But the service problems were not confined to the dining: we didn't get the rollaway beds we had booked for the children or the linens that were needed to go with them. Many, many phone calls as well as friendly ambushes of unsuspecting housekeeping personnel did little to address the dearth of bedding for our kids. "We ran out," they told me without apology. We did get one of the two rollaway cots we requested, but we never got the duvets for it or the pullout sofa, despite the fact that the room was continually reset to 64 degrees each day when we left, and with record cold temps outside, it was kind of CHILLY inside. The little cotton blanket one son got for his rollaway had a hole in it about 4 inches in diameter. Fine for summer camp, I say, but not for a thousand dollar suite at an "iconic" hotel.
The central problem, we found, was that one hand did not know what the other was doing, and there was no "ownership" of problems when staff was presented with them. Fed up one night because we could not get a reservation at any of the hotel's family restaurants after being on hold for almost an hour and getting locked out online as well, I called the front desk. I shared my frustration, adding that that there were no wastepaper baskets in my room or bathroom, that my children still had not received their bed linens, that the metal soap dish in my shower was hanging on by a thread and the fridge in my kitchen made moaning sounds all night as if it were being beaten....and the next day, I got a call from the manager of one of restaurants to apologize for the slow service. No follow through on any of the other fronts. I had to follow up on each of the items individually a second time. It wasn't until I found a lone and lovely stand-alone at the concierge desk named Mari that things began to turn around at all. Turns out that during peak weeks, they don't take reservations at restaurants at all and will only take walk-ins. This would have been fine if it were stated on their websites, but the websites weren't updated with this information, or other changes for that matter. I booked the ocean view "La Cote" after the site said the loud DJ music was set to stop so we would not have to shout when catching up with my visiting aunt and uncle. La Cote extended the DJ to go right through our dinner (claiming the confusion was due to a "daylight savings time change glitch", locked us out of the lovely ocean-view main dining area for an unannounced "event", and served up teeth rattlingly tough steak in their surf 'n turf dish as if we were lucky to get a meal at all. At this point Mari made sure I spoke with the manager on duty for the whole hotel as opposed to one little section. And that manager, (Jeannine), attempted to save the stay by making sure we at least got a late checkout on our last day and didn't have to pay for our children's hopeless bed and bedding situation, or the 35 dollars per person/per shower they were planning to charge us if we dared shower off the sand in the pool spa after 11am.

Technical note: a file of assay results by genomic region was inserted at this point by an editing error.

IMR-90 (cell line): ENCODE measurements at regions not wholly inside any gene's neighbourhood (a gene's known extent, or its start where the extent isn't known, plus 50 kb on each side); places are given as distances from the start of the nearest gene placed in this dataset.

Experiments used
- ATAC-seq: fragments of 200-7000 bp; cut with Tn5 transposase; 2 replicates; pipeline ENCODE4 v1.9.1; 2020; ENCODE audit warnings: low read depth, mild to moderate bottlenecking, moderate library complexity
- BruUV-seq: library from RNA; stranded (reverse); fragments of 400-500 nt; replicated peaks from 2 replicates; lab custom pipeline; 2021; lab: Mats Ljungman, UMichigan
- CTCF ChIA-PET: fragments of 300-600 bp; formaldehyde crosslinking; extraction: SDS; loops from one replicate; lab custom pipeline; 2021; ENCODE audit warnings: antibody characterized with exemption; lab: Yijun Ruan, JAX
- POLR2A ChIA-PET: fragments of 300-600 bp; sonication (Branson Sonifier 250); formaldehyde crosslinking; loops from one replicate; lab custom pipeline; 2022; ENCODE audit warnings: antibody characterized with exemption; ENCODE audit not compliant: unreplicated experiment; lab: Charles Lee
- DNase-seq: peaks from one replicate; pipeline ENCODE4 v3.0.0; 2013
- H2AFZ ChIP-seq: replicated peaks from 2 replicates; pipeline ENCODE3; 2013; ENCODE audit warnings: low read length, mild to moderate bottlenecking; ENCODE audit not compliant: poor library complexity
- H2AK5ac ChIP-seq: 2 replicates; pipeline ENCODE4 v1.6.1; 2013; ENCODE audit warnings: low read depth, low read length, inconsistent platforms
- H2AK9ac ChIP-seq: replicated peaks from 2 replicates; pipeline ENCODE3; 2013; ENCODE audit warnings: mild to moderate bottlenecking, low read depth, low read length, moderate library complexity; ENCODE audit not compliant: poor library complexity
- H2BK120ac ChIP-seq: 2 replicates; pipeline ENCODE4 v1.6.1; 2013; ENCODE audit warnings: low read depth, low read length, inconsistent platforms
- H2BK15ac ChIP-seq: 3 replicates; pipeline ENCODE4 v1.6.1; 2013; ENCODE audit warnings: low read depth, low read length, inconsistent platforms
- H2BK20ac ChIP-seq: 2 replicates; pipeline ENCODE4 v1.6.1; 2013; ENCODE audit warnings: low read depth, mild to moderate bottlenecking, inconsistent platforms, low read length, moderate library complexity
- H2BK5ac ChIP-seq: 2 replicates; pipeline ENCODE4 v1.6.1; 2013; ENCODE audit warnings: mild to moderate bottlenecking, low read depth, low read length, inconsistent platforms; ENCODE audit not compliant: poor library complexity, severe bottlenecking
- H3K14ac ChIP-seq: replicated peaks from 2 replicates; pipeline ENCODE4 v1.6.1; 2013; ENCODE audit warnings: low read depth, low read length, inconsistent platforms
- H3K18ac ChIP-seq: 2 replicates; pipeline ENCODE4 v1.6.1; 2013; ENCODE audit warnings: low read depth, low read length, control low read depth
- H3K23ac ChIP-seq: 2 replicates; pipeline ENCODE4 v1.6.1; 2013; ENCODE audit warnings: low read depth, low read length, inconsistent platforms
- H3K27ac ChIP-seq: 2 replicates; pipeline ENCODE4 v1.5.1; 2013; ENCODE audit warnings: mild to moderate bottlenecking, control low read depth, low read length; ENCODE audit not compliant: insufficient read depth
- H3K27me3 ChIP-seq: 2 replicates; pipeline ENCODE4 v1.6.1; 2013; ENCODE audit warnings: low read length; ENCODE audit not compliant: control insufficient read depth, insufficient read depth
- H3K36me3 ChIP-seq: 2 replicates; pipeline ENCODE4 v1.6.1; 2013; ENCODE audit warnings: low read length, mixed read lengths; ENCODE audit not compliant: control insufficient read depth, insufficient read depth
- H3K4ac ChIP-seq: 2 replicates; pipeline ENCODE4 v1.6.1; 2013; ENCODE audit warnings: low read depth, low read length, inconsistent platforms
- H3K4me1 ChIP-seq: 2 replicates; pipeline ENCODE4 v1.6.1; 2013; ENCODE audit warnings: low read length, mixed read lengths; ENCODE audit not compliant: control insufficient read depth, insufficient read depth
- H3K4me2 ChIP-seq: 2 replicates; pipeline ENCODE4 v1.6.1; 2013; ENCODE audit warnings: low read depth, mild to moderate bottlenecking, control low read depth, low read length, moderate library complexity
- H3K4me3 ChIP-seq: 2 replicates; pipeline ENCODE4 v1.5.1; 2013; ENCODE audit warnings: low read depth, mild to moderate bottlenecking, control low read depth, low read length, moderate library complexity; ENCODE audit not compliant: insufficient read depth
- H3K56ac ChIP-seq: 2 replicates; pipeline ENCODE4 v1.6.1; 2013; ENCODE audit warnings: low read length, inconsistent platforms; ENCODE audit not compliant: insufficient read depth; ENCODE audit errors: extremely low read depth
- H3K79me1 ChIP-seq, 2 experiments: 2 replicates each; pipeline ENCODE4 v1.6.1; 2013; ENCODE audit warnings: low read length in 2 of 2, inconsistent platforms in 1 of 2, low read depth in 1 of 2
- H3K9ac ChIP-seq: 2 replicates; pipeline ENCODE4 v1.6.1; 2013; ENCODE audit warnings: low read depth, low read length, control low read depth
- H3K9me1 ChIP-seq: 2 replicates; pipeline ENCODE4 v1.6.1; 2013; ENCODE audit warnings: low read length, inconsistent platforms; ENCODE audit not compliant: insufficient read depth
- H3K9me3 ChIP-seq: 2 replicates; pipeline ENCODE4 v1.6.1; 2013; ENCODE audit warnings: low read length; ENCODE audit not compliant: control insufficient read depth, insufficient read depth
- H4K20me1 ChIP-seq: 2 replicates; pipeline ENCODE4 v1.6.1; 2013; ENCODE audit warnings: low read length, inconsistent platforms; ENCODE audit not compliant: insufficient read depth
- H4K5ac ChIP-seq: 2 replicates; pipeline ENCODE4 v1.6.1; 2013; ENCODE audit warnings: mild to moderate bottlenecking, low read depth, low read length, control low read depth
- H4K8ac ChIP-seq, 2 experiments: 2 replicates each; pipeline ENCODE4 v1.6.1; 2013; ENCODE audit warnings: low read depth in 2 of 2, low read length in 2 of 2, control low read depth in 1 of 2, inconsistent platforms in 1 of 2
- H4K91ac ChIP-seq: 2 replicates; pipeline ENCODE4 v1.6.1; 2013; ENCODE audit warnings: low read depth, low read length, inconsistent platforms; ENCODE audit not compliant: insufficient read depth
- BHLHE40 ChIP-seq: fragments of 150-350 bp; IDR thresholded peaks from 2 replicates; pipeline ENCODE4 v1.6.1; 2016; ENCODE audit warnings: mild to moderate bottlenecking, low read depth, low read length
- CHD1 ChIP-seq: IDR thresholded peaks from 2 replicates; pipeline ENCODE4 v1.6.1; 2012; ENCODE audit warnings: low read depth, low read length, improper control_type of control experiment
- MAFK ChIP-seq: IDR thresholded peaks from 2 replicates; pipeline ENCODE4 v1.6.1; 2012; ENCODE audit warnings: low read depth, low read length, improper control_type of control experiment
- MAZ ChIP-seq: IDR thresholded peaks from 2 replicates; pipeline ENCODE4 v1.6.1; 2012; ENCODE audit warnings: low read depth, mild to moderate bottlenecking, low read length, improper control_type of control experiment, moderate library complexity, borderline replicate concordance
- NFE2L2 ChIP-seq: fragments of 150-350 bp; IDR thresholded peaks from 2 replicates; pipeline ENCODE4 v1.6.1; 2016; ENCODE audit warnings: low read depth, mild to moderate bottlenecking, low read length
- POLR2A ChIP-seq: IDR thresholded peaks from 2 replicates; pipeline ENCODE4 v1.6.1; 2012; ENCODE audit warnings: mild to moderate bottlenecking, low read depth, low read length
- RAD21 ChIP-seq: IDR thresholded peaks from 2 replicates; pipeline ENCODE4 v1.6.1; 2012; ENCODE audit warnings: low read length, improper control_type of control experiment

I was really looking forward to the new and improved Fontainebleau, to the "SoBe'd" update on a sun belt-via-borscht- belt-classic. It looked so beautiful. I just kind of figured that the service would be upgraded along with the sweet suites, to make the place fully inhabit its legendary stature. But in this case, bigger is definitely NOT better. And while she still has managed to stuff herself into a bikini, even one with a million dollar diamond top to set off the billion dollar facelift, this grande dame has simply grown too big for her britches.
Contributor Sharon Dizenhuz is a former reporter and anchor on New York 1 News and a Scarsdale mom.